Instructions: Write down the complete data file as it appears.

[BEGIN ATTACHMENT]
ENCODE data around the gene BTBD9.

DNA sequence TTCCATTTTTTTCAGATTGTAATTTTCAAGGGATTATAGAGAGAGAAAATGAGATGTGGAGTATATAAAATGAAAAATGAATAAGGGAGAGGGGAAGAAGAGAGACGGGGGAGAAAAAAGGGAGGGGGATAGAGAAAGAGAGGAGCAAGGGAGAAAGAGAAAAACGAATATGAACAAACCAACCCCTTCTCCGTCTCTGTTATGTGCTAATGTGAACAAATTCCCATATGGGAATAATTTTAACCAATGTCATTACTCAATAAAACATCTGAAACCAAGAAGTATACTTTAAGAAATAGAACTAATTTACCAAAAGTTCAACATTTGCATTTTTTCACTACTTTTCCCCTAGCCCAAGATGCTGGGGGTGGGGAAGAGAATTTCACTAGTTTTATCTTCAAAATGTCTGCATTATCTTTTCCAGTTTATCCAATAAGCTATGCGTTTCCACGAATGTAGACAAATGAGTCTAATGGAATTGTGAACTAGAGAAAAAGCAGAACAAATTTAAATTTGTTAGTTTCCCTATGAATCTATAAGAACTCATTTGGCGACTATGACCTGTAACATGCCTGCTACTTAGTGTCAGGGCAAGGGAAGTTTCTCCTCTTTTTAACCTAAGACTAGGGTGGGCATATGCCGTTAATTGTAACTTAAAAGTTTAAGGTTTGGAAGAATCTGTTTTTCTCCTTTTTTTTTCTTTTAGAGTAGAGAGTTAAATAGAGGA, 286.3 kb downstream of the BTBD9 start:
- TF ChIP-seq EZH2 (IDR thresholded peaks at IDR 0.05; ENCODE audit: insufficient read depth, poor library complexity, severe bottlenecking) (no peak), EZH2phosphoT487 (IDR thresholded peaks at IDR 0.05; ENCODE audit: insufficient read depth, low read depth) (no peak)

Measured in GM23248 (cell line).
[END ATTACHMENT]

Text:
ENCODE data around the gene BTBD9.

DNA sequence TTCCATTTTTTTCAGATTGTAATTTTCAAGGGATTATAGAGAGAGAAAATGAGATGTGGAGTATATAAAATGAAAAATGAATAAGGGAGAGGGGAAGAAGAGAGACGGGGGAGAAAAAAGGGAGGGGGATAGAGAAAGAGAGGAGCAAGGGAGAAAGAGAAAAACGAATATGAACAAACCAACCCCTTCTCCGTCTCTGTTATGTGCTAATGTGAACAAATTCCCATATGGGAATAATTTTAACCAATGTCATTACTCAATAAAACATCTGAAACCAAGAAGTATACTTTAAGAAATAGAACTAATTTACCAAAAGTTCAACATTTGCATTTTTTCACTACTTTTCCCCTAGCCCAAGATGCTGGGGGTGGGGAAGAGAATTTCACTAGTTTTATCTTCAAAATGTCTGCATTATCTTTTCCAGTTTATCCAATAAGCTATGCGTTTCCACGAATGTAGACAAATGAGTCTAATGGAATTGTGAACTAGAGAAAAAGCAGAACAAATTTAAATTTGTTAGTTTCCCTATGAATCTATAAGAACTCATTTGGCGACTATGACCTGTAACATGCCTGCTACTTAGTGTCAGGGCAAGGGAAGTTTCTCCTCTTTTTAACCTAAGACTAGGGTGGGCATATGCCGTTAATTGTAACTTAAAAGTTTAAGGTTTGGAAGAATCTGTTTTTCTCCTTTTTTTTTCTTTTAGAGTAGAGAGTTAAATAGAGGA, 286.3 kb downstream of the BTBD9 start:
- TF ChIP-seq EZH2 (IDR thresholded peaks at IDR 0.05; ENCODE audit: insufficient read depth, poor library complexity, severe bottlenecking) (no peak), EZH2phosphoT487 (IDR thresholded peaks at IDR 0.05; ENCODE audit: insufficient read depth, low read depth) (no peak)

Measured in GM23248 (cell line).